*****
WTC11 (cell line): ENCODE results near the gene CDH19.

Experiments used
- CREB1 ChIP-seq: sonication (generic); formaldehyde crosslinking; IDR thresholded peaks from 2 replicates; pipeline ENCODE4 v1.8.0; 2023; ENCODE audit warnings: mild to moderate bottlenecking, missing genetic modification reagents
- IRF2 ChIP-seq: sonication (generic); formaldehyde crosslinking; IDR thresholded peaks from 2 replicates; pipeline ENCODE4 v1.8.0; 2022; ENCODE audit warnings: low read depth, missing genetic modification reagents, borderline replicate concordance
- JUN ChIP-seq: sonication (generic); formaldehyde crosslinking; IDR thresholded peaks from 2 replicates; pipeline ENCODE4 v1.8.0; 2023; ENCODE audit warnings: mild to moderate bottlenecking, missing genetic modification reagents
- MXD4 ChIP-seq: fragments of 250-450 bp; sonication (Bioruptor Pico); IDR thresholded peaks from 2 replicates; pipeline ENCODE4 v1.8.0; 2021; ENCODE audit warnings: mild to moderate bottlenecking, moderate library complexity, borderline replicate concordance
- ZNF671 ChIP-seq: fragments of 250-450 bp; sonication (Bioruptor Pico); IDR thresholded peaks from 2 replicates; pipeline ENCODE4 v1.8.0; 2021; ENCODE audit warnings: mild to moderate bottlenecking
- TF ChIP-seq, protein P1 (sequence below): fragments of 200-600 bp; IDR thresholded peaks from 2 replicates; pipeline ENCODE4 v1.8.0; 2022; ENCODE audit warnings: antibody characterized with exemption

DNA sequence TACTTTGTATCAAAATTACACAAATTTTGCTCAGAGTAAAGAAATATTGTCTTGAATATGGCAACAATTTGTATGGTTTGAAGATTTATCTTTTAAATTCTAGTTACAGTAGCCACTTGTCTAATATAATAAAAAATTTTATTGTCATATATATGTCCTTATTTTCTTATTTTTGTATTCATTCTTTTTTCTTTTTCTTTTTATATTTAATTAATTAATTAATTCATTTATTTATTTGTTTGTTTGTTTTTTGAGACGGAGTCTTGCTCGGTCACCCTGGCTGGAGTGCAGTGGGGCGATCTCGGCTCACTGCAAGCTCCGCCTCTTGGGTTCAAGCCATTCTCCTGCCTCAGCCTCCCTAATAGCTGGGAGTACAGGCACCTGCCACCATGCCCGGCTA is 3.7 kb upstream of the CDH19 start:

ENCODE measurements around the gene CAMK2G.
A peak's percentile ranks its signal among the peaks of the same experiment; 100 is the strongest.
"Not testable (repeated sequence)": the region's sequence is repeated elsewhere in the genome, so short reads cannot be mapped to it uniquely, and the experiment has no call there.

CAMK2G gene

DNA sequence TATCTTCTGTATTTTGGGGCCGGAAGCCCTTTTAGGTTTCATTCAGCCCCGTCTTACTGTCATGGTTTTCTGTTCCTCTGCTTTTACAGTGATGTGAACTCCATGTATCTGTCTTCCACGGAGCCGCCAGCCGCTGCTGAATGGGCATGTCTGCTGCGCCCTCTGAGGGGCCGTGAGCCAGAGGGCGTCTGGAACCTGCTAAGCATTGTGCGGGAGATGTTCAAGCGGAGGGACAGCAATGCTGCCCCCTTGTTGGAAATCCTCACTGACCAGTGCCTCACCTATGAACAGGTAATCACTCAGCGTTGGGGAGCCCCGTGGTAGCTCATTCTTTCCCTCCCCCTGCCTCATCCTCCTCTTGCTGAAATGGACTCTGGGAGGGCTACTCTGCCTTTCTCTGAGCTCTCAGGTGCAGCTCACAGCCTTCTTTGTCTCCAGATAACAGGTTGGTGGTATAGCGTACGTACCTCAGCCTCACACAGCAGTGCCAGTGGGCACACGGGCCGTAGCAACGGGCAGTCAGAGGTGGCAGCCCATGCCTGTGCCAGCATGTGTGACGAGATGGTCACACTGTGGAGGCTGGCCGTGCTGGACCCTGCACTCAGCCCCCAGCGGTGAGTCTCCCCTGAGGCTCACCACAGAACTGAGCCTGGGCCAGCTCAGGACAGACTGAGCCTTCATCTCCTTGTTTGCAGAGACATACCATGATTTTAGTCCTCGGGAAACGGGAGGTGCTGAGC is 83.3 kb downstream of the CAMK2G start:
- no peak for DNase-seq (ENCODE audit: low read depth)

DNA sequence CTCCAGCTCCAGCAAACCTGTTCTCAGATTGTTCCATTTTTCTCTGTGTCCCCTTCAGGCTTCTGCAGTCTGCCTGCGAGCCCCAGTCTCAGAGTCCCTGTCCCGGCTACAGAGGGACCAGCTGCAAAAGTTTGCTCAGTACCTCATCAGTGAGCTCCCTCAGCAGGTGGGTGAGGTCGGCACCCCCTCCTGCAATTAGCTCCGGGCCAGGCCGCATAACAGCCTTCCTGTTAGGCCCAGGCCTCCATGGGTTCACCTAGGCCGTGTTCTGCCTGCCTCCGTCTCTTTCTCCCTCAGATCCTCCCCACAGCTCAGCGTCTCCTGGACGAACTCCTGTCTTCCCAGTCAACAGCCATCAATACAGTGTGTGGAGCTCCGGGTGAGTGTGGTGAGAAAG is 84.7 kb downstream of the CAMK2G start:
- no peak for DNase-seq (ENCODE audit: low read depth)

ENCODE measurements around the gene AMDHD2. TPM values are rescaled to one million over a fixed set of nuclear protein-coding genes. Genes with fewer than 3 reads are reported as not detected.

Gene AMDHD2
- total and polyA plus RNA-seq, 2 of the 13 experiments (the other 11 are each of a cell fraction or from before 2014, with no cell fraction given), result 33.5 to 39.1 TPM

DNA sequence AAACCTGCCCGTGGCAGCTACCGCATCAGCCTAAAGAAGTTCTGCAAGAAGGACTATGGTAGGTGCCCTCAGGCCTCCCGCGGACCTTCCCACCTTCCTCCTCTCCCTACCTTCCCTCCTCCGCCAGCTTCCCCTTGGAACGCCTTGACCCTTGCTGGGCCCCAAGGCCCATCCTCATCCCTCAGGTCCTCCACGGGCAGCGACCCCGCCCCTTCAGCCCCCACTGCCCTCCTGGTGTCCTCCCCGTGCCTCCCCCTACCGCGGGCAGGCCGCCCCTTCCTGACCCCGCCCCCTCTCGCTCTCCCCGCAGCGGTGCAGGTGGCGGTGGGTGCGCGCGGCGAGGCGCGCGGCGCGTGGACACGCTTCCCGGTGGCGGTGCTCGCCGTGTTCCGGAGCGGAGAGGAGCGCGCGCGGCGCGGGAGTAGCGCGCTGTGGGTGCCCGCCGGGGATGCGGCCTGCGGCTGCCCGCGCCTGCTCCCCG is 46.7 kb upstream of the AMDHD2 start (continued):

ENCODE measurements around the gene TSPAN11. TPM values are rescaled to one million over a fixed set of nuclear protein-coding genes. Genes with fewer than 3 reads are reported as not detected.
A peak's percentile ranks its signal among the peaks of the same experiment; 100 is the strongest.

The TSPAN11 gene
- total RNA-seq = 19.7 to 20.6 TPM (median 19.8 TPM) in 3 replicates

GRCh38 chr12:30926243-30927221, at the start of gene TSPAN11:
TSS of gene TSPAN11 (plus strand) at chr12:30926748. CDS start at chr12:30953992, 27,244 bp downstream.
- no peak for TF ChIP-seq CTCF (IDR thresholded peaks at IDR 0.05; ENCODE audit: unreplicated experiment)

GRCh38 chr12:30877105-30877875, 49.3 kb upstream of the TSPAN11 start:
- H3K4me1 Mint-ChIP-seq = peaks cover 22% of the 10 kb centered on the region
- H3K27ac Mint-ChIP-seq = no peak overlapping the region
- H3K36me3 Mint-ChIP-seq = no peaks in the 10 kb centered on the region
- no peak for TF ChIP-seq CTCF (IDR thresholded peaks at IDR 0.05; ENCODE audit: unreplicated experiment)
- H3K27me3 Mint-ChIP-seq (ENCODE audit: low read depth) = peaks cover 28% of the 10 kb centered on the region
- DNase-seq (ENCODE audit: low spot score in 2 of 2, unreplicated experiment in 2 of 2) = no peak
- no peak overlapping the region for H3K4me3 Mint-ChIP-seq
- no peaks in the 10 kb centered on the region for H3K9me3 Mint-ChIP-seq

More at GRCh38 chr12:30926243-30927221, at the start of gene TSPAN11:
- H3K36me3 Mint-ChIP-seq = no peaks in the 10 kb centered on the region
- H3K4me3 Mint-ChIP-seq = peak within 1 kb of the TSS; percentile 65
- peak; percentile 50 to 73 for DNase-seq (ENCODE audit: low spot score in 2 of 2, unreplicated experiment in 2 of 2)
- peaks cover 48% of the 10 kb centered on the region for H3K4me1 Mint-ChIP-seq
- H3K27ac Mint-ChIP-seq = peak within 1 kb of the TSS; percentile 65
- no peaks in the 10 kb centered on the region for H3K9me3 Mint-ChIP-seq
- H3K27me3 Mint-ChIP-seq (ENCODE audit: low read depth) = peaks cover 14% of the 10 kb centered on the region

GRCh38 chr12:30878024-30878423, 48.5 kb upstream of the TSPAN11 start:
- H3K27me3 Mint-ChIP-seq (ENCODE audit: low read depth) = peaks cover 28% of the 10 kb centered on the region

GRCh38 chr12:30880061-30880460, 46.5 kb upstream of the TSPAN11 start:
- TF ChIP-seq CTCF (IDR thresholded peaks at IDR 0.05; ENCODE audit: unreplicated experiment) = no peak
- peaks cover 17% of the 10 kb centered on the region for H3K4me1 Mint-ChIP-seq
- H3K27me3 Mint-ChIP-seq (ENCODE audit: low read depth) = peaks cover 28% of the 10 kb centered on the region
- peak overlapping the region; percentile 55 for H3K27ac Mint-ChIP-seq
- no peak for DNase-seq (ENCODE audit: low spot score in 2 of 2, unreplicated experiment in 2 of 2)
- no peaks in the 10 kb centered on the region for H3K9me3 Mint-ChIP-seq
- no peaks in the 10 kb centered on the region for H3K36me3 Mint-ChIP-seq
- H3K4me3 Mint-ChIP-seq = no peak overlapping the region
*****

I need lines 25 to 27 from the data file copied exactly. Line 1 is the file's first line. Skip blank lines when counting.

- total RNA-seq = 19.7 to 20.6 TPM (median 19.8 TPM) in 3 replicates

GRCh38 chr12:30926243-30927221, at the start of gene TSPAN11:
TSS of gene TSPAN11 (plus strand) at chr12:30926748. CDS start at chr12:30953992, 27,244 bp downstream.